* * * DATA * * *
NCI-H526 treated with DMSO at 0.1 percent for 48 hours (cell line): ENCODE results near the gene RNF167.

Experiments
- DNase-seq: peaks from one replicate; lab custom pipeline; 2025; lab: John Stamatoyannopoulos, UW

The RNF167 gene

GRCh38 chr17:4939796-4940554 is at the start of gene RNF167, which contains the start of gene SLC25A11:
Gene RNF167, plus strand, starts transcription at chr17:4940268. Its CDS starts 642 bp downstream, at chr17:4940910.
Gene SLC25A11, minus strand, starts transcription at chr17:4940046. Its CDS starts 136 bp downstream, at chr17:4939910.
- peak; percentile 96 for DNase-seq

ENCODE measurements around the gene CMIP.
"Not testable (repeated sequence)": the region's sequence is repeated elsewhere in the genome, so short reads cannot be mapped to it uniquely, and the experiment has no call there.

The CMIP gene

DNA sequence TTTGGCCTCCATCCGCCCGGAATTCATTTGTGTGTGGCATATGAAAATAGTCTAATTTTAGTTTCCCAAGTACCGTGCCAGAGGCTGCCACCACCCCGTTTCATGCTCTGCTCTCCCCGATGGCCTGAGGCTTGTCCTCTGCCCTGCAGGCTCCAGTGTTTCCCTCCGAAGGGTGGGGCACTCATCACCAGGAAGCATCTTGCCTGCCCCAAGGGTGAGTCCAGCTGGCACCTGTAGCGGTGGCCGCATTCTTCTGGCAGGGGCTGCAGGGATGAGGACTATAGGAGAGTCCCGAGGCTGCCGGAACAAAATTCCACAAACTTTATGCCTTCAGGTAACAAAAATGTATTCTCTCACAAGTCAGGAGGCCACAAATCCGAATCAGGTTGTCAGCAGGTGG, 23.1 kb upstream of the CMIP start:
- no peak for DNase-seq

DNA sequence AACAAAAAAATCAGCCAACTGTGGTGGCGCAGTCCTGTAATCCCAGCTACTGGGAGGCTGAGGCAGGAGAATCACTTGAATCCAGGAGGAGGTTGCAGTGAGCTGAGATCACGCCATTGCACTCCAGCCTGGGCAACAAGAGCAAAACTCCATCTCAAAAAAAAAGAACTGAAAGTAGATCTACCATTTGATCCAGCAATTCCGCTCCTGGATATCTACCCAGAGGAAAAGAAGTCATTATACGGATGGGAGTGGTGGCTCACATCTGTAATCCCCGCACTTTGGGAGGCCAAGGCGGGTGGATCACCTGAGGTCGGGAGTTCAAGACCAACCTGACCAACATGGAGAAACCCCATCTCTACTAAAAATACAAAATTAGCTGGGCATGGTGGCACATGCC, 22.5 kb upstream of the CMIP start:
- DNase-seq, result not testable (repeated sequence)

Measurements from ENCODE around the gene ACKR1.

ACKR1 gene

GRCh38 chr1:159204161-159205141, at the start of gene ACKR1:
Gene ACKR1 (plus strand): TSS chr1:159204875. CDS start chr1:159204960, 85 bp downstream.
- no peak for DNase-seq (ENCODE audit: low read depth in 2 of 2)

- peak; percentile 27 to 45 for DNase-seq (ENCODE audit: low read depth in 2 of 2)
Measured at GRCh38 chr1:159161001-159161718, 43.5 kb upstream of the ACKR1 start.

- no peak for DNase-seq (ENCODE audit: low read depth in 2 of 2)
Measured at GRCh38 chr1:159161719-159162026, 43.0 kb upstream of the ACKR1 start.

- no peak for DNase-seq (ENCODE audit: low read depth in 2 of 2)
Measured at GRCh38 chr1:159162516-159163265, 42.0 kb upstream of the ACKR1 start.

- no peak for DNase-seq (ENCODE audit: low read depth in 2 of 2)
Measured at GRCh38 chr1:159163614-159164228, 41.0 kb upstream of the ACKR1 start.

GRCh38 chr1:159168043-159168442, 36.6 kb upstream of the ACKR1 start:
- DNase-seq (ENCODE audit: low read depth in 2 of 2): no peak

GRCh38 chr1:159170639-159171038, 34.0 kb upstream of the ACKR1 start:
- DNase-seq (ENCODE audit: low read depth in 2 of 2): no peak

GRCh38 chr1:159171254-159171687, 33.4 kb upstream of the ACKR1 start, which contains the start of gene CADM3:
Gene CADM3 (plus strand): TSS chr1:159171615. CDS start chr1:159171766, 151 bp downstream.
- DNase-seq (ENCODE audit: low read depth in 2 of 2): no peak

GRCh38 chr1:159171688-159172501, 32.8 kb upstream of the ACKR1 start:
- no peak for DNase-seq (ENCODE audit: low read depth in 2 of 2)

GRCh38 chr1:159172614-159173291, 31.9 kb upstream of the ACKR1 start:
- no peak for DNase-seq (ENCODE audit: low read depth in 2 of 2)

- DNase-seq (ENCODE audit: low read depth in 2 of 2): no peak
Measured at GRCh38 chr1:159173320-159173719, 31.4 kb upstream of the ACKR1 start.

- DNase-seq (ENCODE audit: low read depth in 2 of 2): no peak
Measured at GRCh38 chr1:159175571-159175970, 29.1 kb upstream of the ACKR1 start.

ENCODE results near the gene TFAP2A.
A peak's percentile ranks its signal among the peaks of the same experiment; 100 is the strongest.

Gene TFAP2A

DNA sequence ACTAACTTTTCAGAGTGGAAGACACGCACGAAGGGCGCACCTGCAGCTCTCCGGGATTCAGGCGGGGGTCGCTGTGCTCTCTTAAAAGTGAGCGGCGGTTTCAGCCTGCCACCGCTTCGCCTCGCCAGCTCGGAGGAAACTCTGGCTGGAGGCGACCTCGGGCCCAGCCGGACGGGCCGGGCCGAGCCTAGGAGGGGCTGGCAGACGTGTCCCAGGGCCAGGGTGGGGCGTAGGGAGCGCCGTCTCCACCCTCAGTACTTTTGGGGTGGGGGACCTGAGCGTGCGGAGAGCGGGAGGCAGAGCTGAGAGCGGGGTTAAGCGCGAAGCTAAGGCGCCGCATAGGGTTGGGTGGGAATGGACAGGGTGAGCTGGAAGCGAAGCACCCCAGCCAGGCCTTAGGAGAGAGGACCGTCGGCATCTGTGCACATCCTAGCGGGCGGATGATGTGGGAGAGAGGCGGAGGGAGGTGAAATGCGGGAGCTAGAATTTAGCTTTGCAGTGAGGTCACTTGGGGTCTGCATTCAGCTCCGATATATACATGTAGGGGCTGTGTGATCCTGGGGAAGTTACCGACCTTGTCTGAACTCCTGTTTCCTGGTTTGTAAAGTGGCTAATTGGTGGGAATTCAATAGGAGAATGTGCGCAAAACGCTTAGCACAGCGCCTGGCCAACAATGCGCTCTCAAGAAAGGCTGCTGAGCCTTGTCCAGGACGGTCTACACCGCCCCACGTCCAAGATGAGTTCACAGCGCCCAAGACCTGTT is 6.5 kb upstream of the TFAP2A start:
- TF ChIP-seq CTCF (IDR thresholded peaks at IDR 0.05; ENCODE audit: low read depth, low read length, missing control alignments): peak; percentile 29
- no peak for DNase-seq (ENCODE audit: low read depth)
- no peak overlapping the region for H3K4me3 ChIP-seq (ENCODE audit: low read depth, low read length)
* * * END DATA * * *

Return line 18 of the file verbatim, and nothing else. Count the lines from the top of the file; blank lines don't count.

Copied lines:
GRCh38 chr1:159204161-159205141, at the start of gene ACKR1: